Let me explain.
As a teenager growing up, I read The Belgariad, by David Eddings. It’s a great five book fantasy series which manages to fill all the tropes of a fantasy series without feeling like there was a checklist to make sure all the notes got hit.
A little while later, I discovered the sequel epic, The Malloreon. It too covers five books, and begins to hit many of the same beats as The Belgariad did.
It’s explicitly noted at one point that there’s a cyclic nature to things, and so the similarities (though, it should be noted, not duplications) are a feature, not a bug. The echoes then have the force of callbacks, rather than fan-service or sloppy writing.
The Force Awakens implies that J.J. Abrams knows this as well.
Look, we all know that Star Wars: A New Hope (yes, I’m that kind of nerd) was largely a ripoff of Hidden Fortress, Buck Rogers, and Flash Gordon. And there was a lot of homages (read: borrowed and used techniques) to prior film history in A New Hope. And Lucas got away with it/made them his own (depending on which camp you’re in) and turned both the story arc and the techniques their own set of tropes for Star Wars films. With the strong influence of Lucas’ ex-wife, and Lawrence Kasdan, Irvin Kershner, and Gary Kurtz in The Empire Strikes Back and Return of the Jedi, these three films carved their own path across the world’s psyche.
And then there were the prequels. Y’know, where Lucas pretty much got to do whatever he wanted.
While I don’t hate the prequels, I clearly remember two things from my first viewing of The Phantom Menace:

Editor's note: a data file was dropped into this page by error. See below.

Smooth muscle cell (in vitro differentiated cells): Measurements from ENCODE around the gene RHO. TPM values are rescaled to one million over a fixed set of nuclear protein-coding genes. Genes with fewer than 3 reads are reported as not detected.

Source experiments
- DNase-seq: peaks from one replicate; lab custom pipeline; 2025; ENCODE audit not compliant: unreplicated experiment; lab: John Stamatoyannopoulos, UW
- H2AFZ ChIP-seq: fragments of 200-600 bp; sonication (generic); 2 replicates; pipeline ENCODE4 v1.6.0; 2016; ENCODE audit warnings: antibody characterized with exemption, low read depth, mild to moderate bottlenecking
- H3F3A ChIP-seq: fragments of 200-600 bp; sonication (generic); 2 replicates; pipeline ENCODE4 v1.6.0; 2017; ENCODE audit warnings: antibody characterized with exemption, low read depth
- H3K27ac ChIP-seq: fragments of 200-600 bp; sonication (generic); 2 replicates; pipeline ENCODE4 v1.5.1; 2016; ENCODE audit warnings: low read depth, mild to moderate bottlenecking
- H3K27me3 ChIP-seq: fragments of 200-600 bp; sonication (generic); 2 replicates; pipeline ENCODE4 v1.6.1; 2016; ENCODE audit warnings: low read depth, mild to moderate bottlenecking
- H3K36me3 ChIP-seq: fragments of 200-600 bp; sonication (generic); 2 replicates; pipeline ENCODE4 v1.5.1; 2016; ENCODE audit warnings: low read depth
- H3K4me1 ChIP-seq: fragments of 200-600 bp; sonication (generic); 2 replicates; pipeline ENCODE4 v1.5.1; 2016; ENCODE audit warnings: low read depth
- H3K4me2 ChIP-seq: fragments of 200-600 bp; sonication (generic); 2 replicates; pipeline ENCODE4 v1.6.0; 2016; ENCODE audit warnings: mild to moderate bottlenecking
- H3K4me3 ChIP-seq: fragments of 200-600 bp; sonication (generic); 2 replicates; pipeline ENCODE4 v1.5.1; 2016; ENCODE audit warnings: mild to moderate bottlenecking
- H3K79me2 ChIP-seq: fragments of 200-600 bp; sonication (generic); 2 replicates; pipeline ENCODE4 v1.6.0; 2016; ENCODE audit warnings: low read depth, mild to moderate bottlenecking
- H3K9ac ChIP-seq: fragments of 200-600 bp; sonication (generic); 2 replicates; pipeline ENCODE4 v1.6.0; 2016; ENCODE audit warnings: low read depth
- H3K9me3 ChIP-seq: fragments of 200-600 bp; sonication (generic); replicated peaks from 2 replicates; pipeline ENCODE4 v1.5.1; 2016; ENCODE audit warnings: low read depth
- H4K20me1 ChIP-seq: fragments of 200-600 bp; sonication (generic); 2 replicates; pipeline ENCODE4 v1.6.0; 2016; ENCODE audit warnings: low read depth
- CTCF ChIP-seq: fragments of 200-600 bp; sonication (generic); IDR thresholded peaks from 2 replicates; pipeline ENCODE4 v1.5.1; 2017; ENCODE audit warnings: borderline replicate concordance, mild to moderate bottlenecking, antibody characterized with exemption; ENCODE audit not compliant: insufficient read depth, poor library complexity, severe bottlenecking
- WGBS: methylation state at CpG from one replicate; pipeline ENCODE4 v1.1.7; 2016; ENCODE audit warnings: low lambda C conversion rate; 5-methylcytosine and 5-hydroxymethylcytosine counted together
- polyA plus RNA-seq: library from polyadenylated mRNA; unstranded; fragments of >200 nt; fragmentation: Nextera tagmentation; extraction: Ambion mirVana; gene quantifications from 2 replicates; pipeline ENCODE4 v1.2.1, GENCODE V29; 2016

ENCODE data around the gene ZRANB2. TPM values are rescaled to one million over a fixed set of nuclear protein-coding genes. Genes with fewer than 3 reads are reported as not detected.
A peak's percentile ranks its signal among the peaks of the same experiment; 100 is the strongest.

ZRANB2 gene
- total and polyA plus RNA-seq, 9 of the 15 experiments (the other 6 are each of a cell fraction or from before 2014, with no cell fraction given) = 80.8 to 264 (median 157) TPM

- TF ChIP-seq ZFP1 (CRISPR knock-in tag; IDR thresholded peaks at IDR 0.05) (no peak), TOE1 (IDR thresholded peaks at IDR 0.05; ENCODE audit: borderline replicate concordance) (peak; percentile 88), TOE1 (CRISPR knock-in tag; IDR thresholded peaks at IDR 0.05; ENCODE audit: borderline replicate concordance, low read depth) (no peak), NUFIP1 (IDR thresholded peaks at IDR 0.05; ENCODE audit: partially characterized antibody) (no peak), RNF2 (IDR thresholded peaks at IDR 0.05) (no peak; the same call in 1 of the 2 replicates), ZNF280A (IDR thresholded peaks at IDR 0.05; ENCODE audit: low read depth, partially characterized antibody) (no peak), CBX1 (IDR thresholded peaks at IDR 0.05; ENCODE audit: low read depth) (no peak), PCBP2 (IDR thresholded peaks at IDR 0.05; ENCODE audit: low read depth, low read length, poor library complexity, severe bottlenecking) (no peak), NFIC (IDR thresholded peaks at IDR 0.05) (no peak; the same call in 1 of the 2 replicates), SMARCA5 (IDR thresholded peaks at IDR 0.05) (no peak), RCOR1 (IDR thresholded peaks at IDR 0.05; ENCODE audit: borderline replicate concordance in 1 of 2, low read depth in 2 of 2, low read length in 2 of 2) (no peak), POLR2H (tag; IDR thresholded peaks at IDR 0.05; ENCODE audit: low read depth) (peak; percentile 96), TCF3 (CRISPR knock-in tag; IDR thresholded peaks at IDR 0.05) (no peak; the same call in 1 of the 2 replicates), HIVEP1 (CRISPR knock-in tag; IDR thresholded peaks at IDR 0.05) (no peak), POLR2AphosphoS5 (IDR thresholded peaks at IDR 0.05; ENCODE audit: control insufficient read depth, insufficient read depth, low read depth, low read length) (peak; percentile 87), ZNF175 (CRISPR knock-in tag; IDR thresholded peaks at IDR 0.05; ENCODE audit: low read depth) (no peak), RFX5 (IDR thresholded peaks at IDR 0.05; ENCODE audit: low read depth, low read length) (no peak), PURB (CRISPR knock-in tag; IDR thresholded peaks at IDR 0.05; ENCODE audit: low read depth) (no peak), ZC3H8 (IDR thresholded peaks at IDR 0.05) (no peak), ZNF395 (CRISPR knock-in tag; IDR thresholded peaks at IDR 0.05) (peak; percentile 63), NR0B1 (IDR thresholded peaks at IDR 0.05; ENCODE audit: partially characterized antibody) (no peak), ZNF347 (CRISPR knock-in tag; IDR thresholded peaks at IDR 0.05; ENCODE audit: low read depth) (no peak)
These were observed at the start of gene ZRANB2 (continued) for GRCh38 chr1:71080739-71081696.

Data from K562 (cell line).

1. The midichlorians were ripped straight from Madeline L’Engle’s description of mitochondria in A Wind In the Door. (Yeah, George, I preferred gobbledygook to ripping off a SF author and making the Force a purely hereditary thing you can measure with a blood test.)
2. Coruscant is directly ripped from Asimov’s Trantor from the Foundation series.
And that threw me right out of the movie – even moreso than Jar-Jar. Sure, I watched them, and I enjoyed them well enough – but in the way that you enjoy seeing a re-enactment of a story you already know. But between the wincing moments of Anakin’s “love” story, and that Lucas didn’t even follow his own tropes – such as the opening shots of the
films – these didn’t feel like Star Wars movies. Instead, they were movies that had Star Wars moments within them.
So while I was excited to see The Force Awakens, I was also…worried.
I shouldn’t have been.
Much as The Malloreon echoes The Belgariad, you’ll find that The Force Awakens echoes – but does not mirror – A New Hope. Abrams treats the tropes of the series as the necessary tentpoles needed to make it feel like a Star Wars film, but does not stoop to mere fanservice.
You will see characters you know and love – but you already knew that. I found both Finn and Rey (who is a delight!) compelling and interesting. I cared about these characters.
This story is tied to the ones we already know – in tone, theme, and rhythm – but is its own, new thing.
OH SO VAGUE BUT SOMEONE MIGHT CONSIDER IT SPOILERY NOTES AHEAD.
Of course there are plot holes (here’s a good list; don’t click the link if you don’t want spoilers). I suspect many of the mysteries are meant to be. In general, if I’m not thinking about plot holes before the credits are over, I’m okay with it.
Unlike Lucas’ attempts with Jar-Jar, Abrams understands comic relief, and employs it well. THANK FSM.
I will be upset if trend #2 here (don’t follow the link if you don’t want a spoiler) continues.
Nobody mentions midichlorians. THANK FSM. At least in this film, we’re back to the Force being what it was in IV-VI. PLEASE let this continue.
It is a little odd that the Jedi have already become a myth – although it could be explained somewhat by erratic communications tech and re-education and suppression by the Empire.
I don’t mind at all that there are a lot of young and comparatively unskilled main characters. Thing is, it’s the challenge and growth that makes the story interesting and compelling, much as it was for Luke during IV-VI.
I love how Rey is – as The Atlantic puts it – Star Wars’ first feminist protagonist.